The inability of Democrats and Republicans to work out their differences on the fiscal cliff is already becoming a problem for the economy.
And that problem will grow the longer the standoff lasts.
In the latest turn of events, Sen. Patty Murray, a leading Senate Democrat, said Monday that no deal will be cut until Republicans agree to raise taxes on high-income households.
"If we can't get a good deal, a balanced deal that calls on the wealthy to pay their fair share, then I will absolutely continue this debate into 2013 rather than lock in a long-term deal this year that throws middle class families under the bus," Murray said in prepared remarks at the Brookings Institution.
The cliff represents a host of expiring tax cuts -- including the Bush tax cuts -- and nearly $1 trillion in across-the-board spending cuts that everyone agrees is a terrible way to reduce deficits.
Republicans want to replace the scheduled defense cuts with deeper cuts in non-defense domestic programs. And they'd like to extend the Bush tax cuts for everyone.
Democrats don't like the spending cuts either -- which will total roughly $110 billion next year. But if they're going to be averted or postponed, Democrats want a package deal. "None of the automatic cuts are good policy. They were packaged together ... and they will be replaced, or not, as a package," Murray said.
And Democrats want the portion of Bush tax cuts that apply to high-income households to expire.
Economists -- most recently at the International Monetary Fund - have urged lawmakers to ratchet back the effect of the fiscal cliff in 2013, lest it throw the economy back into recession.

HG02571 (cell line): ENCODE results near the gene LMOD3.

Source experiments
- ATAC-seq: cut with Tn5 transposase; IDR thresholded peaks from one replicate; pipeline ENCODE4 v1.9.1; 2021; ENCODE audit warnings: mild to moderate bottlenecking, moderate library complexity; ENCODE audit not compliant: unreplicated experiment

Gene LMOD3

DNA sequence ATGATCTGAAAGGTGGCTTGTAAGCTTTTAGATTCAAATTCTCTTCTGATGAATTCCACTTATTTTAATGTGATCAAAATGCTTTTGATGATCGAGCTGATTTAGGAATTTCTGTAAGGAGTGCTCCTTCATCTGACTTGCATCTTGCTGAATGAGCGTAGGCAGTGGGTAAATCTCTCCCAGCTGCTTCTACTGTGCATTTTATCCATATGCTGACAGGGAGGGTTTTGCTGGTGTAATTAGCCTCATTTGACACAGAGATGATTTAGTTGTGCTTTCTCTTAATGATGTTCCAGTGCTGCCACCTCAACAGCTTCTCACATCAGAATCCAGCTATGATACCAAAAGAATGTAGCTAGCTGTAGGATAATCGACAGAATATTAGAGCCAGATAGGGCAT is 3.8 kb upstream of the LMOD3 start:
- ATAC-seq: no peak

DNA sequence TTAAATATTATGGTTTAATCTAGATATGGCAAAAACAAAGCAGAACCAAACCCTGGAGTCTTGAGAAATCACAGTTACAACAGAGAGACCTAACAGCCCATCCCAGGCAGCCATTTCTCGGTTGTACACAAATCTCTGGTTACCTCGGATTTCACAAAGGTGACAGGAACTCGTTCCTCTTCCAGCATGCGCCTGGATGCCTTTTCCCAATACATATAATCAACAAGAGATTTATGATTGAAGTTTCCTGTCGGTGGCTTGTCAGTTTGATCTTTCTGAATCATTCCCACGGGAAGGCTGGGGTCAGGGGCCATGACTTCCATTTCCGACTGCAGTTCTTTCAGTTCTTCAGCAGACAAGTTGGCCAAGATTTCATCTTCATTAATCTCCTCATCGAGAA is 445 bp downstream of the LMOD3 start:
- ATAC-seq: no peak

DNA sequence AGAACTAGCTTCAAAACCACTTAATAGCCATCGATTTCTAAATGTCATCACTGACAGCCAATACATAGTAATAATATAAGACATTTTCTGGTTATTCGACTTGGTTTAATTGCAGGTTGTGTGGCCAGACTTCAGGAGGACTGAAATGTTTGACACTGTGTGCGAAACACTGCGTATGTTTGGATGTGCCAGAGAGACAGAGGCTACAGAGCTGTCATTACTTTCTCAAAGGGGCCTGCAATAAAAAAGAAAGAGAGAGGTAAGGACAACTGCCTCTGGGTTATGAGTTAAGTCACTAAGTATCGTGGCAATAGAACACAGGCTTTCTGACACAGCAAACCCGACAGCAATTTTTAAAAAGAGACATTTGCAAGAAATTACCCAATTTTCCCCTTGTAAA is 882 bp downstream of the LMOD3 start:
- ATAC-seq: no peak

In 2013 alone, the combination tax increases and spending cuts would be a more than $500 billion hit to the economy.
Practically, no one expects Congress to let the fiscal cliff take effect in full. But the uncertainty of how and when lawmakers will resolve the issue is hurting business confidence and weighing heavily on companies' investment and hiring decisions, said Nariman Behravesh, chief economist for IHS Global Insight.
It won't kill the economy, Behravesh stressed, but it will curtail growth. "It'll mean growth -- employment growth, GDP growth -- will grind down," Behravesh said.
Defense contractors have already indicated they're in a hiring lockdown and could have to send out layoff warning notices this fall. Federal agencies are also likely to put off signing contracts and making new hires.
Uncertainty is also likely to cause tumult in the stock market. "Stocks have been under pressure, and will remain this way until there is some resolution," said Alex Hamilton, an analyst at EarlyBirdCapital, a boutique investment bank.
Not everyone is worried that Murray's ultimatum - or House Speaker John Boehner's insistence that more spending cuts will be needed before the debt ceiling is raised again - are quite so inflexible.
"Both sides will have to dial down tension ... as interest groups and market participants increase pressure for a path forward. ... Any politician who says they are willing to go over the ledge is likely bluffing to build leverage," said Sean West, director of U.S. policy at the Eurasia Group.
West believes that if there's no sign of a deal near year's end, they would sign on to a short-term package to avert the cliff temporarily.
That may be cold comfort, though, to those actually trying to run a business and hire people.
- CNNMoney's Hibah Yousuf contributed to his report